A new change to how the city deals with issuing drought water restrictions should keep the false alarms to a minimum.
Currently, water restrictions kick in automatically when Falls Lake drops to 50 percent. City officials say the new system will look ahead for water use and take the next couple months’ anticipated water use into account.
For example, in the fall or winter it’s OK for water levels to fall lower in the lake because residents aren’t watering lawns and filling pools. But in the spring, when Falls Lake should be filling up for high water use in the summer, the city could put water restrictions in effect before the lake drops to 50 percent.
Raleigh Environmental Coordinator Ed Buchan explained that Falls Lake, like all lakes, have a natural cycle of filling and draining throughout the year. While the lake is lower in the summer, it refills in the winter, coming back to capacity by early spring.
The city used historical data for the past 82 years, focusing on the past 30 to account for any possible impacts from climate change.
The new model is “adding an element of seasonality to your drought management plan,” Buchan said.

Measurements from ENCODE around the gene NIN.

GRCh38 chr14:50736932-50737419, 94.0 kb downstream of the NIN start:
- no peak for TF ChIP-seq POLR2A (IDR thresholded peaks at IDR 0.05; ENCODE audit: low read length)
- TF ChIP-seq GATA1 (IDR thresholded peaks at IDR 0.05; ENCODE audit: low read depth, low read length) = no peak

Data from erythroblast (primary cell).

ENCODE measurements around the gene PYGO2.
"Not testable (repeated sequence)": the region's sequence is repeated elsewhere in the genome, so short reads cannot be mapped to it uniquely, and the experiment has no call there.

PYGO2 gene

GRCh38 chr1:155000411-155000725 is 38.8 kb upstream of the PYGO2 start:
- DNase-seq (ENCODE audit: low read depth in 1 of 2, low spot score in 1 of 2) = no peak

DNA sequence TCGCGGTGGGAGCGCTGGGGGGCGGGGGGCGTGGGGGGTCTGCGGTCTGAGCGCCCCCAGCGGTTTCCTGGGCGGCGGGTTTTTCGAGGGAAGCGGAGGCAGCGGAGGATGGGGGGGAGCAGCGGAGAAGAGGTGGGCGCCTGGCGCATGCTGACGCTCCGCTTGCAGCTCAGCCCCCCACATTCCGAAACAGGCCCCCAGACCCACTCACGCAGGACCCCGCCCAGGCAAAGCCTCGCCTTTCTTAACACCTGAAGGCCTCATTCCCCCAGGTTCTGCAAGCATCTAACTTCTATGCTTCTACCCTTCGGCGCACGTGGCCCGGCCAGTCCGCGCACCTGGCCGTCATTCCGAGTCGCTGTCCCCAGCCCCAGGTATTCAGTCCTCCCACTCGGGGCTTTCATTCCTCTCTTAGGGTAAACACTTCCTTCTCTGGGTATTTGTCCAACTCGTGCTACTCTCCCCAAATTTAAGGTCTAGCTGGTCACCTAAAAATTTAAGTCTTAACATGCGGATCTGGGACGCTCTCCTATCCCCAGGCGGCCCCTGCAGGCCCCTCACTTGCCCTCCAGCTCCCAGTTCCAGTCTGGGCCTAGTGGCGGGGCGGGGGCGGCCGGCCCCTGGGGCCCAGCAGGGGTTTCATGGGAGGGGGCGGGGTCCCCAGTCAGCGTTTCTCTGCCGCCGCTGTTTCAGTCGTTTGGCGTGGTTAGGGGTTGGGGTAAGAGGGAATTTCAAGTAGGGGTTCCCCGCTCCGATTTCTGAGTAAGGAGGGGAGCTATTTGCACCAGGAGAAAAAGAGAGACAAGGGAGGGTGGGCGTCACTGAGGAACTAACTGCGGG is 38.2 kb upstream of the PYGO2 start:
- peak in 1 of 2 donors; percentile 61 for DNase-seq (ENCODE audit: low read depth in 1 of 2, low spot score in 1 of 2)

The new plan will enable city staff to watch the water levels earlier in the year so that restrictions can be made before a serious problem occurs during the drier months.
It also keeps the city from issuing water restrictions when there isn’t a looming drought.
In the past, the city has issued water restrictions when it wasn’t necessary, resulting in a loss of revenue. While the city urges residents to use water efficiently, the city needs residents to use water in order to pay the bills.
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Using “extremely unaudited” numbers, Buchan explained that the city generates about $11,000 per million gallons of water.
“So, if we didn’t sell, say 5 million gallons on any given day due to water restrictions, that would cost us approximately $55,000 in anticipated revenue,” he said in an email.
Figuring out exact numbers is difficult, Buchan said, because the city has so many different water rates.
Buchan said that city never really recovered from the 2008 drought, which is why so many water rate increases have been implemented during the past few years.
It also keeps people from getting complacent. Fewer false alarms should help the city get a reduction in water when really necessary, he said.
“If you’re constantly going into drought restrictions, people get desensitized,” Buchan said.
While the Midwest is tackling the worst drought since the Dust Bowl, Buchan said Raleigh is in good shape. He said visitors to Falls Lake might notice that water levels seem low, but that’s all part of the lake’s ebb and flow.